Pledge for nature!

| 11th June 2019
North Devon coastline
Flickr
Support the UNESCO Biosphere Reserve's call to Pledge for Nature! – a new local initiative to galvanise community action for nature’s recovery.

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News of devastating climate change, species extinction and dwindling green spaces around the world rolls in daily. It has never been more important that we take action to protect nature on our own doorstep.

The North Devon UNESCO Biosphere Partnership is extremely concerned by the pressure on North Devon’s world class environment from rapid development and intensive land use. 

In response, we are  launching Pledge for Nature! – a new local initiative to galvanise community action for nature’s recovery.

Natural systems

Intensive land use has led to rapid declines in the quality of some habitats and populations of some of our key species like breeding cuckoos, lapwings and curlews in our farmland, salmon, sea trout and freshwater pearl mussels in the Taw and Torridge river systems, and even commoner species like hedgehogs, swallows and house martins, wildflowers and insects.

The declines of these “canaries” of our natural systems should be a wake-up call for everyone. Immediate action is needed to help North Devon’s nature to flourish again in our farmland, gardens, rivers and open spaces.

North Devon’s local economy of agriculture, tourism, forestry and fisheries depends on the natural environment, and our natural systems are also crucial for tackling climate change and safeguarding future generations.

It is therefore essential to maintain the world class environment of the area, which was the reason north Devon was awarded UNESCO status. 

Call to action

The priority is to give more space for nature and to create wilder areas – in our farmland, public spaces and gardens.

Small bands of dedicated volunteers, farmers and conservation organisations are already working hard to conserve nature – but their efforts are not enough and the problems can only be solved by galvanising many more people who know and love the area. 

Each quarter the project will issue a “call to action” with 3-4 projects to engage the community in voluntary actions for nature. Examples might be: “give 10 percent of your lawn over to a wildflower meadow”; “trim your farm hedges every 3 years rather than every year”; “put up a nestbox for swifts”; “join a community tree-planting team”. 

Individuals will be able to pledge their action on a map-based website, where they will also find technical advice and support from Biosphere partners.

Over three years, starting late autumn 2019, we aim to engage a minimum of 1000 volunteers, including at least 100 farmers/landowners.

Get involved

Through these voluntary actions, we aim to improve nature in at least: 400ha of pasture and arable land, 50km of hedges; 200ha of woodland, 300 gardens, 30 urban spaces or schools, 20km of road verges and 20km of rivers and streams.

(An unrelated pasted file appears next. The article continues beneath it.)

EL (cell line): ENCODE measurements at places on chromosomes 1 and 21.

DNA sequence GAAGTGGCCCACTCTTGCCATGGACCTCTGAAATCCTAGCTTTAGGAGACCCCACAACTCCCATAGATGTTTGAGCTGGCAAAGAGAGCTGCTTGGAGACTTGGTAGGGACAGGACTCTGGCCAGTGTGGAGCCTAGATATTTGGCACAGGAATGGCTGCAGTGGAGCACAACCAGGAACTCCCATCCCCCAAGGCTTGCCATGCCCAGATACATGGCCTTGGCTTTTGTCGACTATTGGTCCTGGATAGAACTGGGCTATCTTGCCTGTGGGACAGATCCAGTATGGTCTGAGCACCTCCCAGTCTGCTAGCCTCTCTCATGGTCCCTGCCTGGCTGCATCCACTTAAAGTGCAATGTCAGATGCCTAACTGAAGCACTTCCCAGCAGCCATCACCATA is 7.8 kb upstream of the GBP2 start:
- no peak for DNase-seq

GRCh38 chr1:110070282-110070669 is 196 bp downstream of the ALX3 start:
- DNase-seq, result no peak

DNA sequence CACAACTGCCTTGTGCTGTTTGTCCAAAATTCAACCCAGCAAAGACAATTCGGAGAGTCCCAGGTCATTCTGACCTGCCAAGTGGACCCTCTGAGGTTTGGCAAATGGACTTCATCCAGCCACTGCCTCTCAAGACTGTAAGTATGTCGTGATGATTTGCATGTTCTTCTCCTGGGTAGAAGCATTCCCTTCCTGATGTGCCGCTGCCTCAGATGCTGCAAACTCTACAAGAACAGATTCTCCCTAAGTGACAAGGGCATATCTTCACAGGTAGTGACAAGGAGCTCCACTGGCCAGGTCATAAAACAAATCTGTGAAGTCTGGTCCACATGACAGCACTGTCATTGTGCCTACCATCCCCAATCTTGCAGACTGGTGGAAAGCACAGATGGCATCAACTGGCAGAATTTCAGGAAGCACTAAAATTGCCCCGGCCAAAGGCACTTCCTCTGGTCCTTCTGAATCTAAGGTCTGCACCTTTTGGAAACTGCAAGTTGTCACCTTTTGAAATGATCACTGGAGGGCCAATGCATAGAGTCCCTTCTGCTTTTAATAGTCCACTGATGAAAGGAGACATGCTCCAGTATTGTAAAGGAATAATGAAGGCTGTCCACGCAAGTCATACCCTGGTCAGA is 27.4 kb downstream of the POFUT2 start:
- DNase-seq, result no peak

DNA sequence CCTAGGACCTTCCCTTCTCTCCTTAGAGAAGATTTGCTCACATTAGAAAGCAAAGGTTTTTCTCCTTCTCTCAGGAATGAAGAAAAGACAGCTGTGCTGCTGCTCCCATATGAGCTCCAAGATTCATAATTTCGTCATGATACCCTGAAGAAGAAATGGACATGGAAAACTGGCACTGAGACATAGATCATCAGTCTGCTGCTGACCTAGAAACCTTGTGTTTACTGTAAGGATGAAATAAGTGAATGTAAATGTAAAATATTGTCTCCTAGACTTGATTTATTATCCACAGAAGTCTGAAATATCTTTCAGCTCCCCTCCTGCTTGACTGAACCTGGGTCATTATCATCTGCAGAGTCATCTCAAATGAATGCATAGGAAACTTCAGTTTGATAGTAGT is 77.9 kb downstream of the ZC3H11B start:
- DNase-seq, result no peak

We also aim to deliver specific targeted actions for at least 5 priority or declining species or invasive non-native species, and encourage at least 10,000 new trees. 

The total cost of this three-year project will be around £90,000. We are asking the National Lottery Heritage Fund to cover the majority of the coordination costs, but we urgently need your help to raise at least £10,000 as match funding to demonstrate that our community cares. 

If you love North Devon’s nature, help us by donating here, and telling your family, friends, employers and colleagues to help too! 

Bright future 

Tourism, forestry, agriculture and fishing – the mainstays of our local economy - depend on a thriving natural environment, which is also crucial for safeguarding us from the effects of climate change.

But nature in North Devon is in trouble: breeding birds such as cuckoos, lapwings and curlews are heading towards local extinction.

Salmon and freshwater pearl mussels in the Taw and Torridge rivers are in grave decline. Swifts, house martins, hedgehogs, bees and butterflies are becoming less and less abundant.

More than 92 percent of our flower-rich Culm grassland has disappeared over the past 100 years. These shocking statistics should serve as a wake-up call to us all.

It’s a grave situation, but with community action and support, we believe North Devon’s environmental fortunes can be given a bright future for the benefit of future generations. 

This Author 

Mike Moser is chair of the Nature Improvement Group at North Devon UNESCO Biosphere. If you love North Devon’s nature, help us by donating here, and telling your family, friends, employers and colleagues to help too! 

Image: A_Peach, Flickr

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